“I think we have a much better chance of regaining wolves if we have a viable habitat connection northwest to Algonquin Park.”
The Algonquin to Adirondacks Conservation Association, or A2A, based in Ontario, is working on protecting a corridor between Algonquin Park and the Adirondacks. Another binational organization, Two Countries, One Forest, has identified several habitat linkages in an 80-million-acre region that stretches from northern New York to Nova Scotia and the Gaspe Peninsula. It includes the Adirondacks and Tug Hill.
Bill Weber, executive director of Two Countries, One Forest, said the habitat corridors could provide a pathway for the Canada lynx to return to the Adirondacks. The cats now can be found in Maine and adjacent territory in Canada. Two decades ago, biologists released lynx in the Adirondack High Peaks, in the hope of re-establishing a population, but the animals scattered and failed to breed.
Given the vast amount of land that needs to be protected, preservationists are not calling on governments to buy it all. Rather, they rely largely on conservation easements and similar agreements with private landowners. A conservation easement prohibits development but allows some other uses, such as forestry. In return for giving up their development rights, landowners receive property-tax breaks.
Still, easements cost money. Until recently, little funding has been available to preserve habitat linkages over a large region. Instead, local organizations typically focused on smaller projects, often within the boundaries of a single state.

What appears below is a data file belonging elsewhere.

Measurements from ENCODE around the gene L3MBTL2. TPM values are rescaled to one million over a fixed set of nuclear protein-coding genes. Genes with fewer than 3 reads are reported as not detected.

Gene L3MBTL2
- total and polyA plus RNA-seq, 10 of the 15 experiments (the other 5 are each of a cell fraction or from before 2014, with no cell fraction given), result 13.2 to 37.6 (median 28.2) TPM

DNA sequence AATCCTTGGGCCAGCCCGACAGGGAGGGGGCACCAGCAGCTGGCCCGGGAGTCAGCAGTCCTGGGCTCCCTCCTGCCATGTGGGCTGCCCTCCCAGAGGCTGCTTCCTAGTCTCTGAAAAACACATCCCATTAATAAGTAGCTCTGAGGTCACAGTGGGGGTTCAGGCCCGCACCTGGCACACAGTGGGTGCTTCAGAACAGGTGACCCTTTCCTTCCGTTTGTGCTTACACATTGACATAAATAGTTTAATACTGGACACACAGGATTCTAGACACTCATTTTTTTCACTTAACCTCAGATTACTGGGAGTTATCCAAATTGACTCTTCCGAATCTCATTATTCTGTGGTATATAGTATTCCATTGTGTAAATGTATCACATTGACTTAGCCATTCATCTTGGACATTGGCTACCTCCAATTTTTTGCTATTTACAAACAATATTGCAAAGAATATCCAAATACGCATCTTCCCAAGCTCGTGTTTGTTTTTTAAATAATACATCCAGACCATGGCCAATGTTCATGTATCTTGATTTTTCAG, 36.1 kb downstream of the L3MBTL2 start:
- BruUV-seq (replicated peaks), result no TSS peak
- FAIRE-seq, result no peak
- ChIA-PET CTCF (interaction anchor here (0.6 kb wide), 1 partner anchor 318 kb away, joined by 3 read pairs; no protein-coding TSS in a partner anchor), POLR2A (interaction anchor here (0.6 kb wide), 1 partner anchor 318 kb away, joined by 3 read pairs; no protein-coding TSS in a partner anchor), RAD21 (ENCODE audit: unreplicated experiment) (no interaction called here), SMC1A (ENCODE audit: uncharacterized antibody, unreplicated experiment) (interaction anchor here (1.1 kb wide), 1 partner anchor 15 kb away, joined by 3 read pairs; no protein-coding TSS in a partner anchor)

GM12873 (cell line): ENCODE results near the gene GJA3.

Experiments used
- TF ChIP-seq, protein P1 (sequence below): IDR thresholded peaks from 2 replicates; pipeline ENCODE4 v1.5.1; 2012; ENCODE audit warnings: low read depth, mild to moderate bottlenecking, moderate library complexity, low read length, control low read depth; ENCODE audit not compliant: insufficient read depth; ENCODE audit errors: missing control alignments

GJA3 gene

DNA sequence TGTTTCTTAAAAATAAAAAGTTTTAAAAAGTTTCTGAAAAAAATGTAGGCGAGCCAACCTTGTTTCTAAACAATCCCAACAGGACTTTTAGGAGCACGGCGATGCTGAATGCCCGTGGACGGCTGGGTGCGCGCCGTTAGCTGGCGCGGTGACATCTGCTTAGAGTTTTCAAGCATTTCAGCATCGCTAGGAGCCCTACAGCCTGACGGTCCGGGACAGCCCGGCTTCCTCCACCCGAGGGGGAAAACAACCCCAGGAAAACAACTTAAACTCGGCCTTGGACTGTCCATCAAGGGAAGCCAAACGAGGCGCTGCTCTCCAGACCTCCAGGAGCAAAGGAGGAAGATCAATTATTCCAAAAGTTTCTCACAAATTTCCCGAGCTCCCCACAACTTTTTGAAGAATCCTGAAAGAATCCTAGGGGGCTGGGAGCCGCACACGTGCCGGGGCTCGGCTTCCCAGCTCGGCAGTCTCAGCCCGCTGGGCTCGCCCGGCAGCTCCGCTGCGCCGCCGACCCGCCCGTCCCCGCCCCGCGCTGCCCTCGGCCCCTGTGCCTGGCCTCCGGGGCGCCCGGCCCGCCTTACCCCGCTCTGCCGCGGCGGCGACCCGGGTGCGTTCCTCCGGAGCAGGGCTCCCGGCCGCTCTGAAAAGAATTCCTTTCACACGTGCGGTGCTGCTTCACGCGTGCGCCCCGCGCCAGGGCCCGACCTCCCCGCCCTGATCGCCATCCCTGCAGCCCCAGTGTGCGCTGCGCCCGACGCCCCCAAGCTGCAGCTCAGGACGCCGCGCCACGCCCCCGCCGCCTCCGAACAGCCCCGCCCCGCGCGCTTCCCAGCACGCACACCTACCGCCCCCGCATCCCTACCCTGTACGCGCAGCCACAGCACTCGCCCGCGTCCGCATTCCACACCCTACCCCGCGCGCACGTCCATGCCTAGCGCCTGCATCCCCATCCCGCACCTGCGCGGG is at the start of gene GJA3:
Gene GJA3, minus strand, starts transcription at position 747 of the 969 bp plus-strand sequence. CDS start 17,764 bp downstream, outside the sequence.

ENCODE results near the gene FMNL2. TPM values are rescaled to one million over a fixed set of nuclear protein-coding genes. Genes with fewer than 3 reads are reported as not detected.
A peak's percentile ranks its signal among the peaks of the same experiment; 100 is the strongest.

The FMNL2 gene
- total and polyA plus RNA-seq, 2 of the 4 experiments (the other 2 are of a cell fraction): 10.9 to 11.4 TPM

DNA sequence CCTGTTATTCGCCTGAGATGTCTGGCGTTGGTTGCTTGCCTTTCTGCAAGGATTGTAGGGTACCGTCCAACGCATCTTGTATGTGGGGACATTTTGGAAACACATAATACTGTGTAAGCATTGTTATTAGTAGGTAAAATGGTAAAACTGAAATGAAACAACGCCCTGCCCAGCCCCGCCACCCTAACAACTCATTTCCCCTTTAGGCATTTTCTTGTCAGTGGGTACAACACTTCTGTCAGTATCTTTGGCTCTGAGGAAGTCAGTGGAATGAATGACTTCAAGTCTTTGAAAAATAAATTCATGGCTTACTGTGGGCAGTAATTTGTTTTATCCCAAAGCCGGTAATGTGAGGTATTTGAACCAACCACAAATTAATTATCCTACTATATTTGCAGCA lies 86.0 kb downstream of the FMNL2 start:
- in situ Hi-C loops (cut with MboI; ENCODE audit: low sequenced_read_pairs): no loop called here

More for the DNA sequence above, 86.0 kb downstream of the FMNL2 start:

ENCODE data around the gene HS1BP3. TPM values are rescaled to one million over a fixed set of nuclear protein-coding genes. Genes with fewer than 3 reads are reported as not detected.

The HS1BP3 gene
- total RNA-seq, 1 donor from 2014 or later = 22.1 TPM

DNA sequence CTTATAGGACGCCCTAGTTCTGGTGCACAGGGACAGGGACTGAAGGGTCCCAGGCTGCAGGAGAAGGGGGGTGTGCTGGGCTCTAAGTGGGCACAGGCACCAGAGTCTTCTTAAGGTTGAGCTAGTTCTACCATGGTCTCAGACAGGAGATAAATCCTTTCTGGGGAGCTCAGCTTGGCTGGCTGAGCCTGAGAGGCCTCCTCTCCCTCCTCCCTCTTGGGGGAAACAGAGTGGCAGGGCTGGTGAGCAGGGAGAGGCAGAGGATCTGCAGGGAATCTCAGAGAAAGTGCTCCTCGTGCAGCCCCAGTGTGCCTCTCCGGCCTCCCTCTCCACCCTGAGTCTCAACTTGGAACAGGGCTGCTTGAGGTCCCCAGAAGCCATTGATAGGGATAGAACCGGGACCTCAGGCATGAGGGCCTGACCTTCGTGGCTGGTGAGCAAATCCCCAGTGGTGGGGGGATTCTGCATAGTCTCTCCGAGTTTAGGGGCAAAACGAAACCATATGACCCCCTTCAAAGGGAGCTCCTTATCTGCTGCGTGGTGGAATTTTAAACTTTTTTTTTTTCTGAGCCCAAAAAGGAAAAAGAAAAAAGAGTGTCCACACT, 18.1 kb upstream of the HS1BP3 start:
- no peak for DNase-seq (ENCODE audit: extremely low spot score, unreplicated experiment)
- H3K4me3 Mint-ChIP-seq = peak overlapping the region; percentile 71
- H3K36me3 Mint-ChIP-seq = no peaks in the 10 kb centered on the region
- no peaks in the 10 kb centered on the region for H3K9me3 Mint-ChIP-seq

One example of a smaller linkage is the Split Rock Wildway, which Davis helped start. When completed, it will preserve a wild corridor between the Champlain Valley and the High Peaks. With a range of elevations, this linkage contains a variety of habitat and harbors many native species. Davis got the idea for the Wildway after he climbed a pine tree on his property near Westport and saw large tracts of forest.
“I realized I was in the middle of a wildlife corridor,” he said. “When I realized that I started suggesting to colleagues that really we ought to try to get protection along this swath.”
Davis said the Wildway could serve as one route for the migration of moose to the Adirondacks from Vermont. He estimates that twelve thousand to fifteen thousand acres need to be protected. So far, the Wildway is halfway to completion.
Bigger projects are in the works. In 2009, the U.S. Fish and Wildlife Service awarded $993,000 to Staying Connected, a project that seeks to develop six habitat linkages in the Northeast. Matching funds from the Doris Duke Charitable Foundation and other groups brought the total to around $1.7 million. Among the organizations involved with the project are the Nature Conservancy, Wildlife Conservation Society, Tug Hill Tomorrow Land Trust, Tug Hill Commission, New York State Department of Environmental Conservation, and New York State Department of Transportation.
One of the linkages would connect Vermont’s Green Mountains to the southern Lake Champlain valley in the Adirondack Park. Another would connect the western Adirondacks to Tug Hill. The others would connect wild lands within northern New England and between New England and Canada.